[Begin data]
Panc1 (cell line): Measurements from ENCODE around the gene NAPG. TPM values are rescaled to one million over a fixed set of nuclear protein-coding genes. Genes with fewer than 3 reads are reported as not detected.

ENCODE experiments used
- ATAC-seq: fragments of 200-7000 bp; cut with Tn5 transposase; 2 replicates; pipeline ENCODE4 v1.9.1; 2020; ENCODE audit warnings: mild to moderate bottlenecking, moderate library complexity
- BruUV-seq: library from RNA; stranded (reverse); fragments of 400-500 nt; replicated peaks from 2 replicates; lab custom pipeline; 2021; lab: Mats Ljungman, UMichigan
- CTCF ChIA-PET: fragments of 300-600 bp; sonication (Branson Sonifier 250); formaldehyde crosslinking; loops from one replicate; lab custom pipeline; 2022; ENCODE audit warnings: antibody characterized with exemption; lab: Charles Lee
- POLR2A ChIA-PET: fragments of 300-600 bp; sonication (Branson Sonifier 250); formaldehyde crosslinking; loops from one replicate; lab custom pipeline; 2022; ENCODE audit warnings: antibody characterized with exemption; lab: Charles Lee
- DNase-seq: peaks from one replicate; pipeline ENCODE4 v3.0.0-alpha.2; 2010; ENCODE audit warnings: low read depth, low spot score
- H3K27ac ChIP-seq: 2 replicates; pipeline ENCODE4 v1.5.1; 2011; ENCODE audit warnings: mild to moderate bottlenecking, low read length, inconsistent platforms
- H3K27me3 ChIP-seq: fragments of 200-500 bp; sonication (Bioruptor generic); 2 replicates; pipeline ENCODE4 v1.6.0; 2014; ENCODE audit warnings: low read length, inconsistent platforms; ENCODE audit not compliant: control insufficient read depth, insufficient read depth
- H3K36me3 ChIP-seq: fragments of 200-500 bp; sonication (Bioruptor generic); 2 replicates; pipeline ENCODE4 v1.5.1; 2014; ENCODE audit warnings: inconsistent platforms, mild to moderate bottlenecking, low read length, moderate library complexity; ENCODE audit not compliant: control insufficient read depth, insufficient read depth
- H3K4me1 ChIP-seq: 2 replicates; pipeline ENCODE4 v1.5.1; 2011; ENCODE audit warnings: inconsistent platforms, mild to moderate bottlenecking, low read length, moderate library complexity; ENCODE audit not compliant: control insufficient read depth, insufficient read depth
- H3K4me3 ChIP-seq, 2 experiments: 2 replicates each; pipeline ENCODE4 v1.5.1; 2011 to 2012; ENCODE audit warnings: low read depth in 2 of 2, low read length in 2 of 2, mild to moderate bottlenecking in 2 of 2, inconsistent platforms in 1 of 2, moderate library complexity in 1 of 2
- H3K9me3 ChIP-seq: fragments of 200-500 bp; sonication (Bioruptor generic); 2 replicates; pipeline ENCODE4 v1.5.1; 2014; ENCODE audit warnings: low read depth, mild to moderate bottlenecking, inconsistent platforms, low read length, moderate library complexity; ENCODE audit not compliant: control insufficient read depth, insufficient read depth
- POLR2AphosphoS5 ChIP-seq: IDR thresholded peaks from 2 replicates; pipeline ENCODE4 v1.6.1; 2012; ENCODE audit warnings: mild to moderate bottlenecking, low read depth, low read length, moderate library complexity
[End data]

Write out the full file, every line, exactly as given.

Panc1 (cell line): Measurements from ENCODE around the gene NAPG. TPM values are rescaled to one million over a fixed set of nuclear protein-coding genes. Genes with fewer than 3 reads are reported as not detected.

ENCODE experiments used
- ATAC-seq: fragments of 200-7000 bp; cut with Tn5 transposase; 2 replicates; pipeline ENCODE4 v1.9.1; 2020; ENCODE audit warnings: mild to moderate bottlenecking, moderate library complexity
- BruUV-seq: library from RNA; stranded (reverse); fragments of 400-500 nt; replicated peaks from 2 replicates; lab custom pipeline; 2021; lab: Mats Ljungman, UMichigan
- CTCF ChIA-PET: fragments of 300-600 bp; sonication (Branson Sonifier 250); formaldehyde crosslinking; loops from one replicate; lab custom pipeline; 2022; ENCODE audit warnings: antibody characterized with exemption; lab: Charles Lee
- POLR2A ChIA-PET: fragments of 300-600 bp; sonication (Branson Sonifier 250); formaldehyde crosslinking; loops from one replicate; lab custom pipeline; 2022; ENCODE audit warnings: antibody characterized with exemption; lab: Charles Lee
- DNase-seq: peaks from one replicate; pipeline ENCODE4 v3.0.0-alpha.2; 2010; ENCODE audit warnings: low read depth, low spot score
- H3K27ac ChIP-seq: 2 replicates; pipeline ENCODE4 v1.5.1; 2011; ENCODE audit warnings: mild to moderate bottlenecking, low read length, inconsistent platforms
- H3K27me3 ChIP-seq: fragments of 200-500 bp; sonication (Bioruptor generic); 2 replicates; pipeline ENCODE4 v1.6.0; 2014; ENCODE audit warnings: low read length, inconsistent platforms; ENCODE audit not compliant: control insufficient read depth, insufficient read depth
- H3K36me3 ChIP-seq: fragments of 200-500 bp; sonication (Bioruptor generic); 2 replicates; pipeline ENCODE4 v1.5.1; 2014; ENCODE audit warnings: inconsistent platforms, mild to moderate bottlenecking, low read length, moderate library complexity; ENCODE audit not compliant: control insufficient read depth, insufficient read depth
- H3K4me1 ChIP-seq: 2 replicates; pipeline ENCODE4 v1.5.1; 2011; ENCODE audit warnings: inconsistent platforms, mild to moderate bottlenecking, low read length, moderate library complexity; ENCODE audit not compliant: control insufficient read depth, insufficient read depth
- H3K4me3 ChIP-seq, 2 experiments: 2 replicates each; pipeline ENCODE4 v1.5.1; 2011 to 2012; ENCODE audit warnings: low read depth in 2 of 2, low read length in 2 of 2, mild to moderate bottlenecking in 2 of 2, inconsistent platforms in 1 of 2, moderate library complexity in 1 of 2
- H3K9me3 ChIP-seq: fragments of 200-500 bp; sonication (Bioruptor generic); 2 replicates; pipeline ENCODE4 v1.5.1; 2014; ENCODE audit warnings: low read depth, mild to moderate bottlenecking, inconsistent platforms, low read length, moderate library complexity; ENCODE audit not compliant: control insufficient read depth, insufficient read depth
- POLR2AphosphoS5 ChIP-seq: IDR thresholded peaks from 2 replicates; pipeline ENCODE4 v1.6.1; 2012; ENCODE audit warnings: mild to moderate bottlenecking, low read depth, low read length, moderate library complexity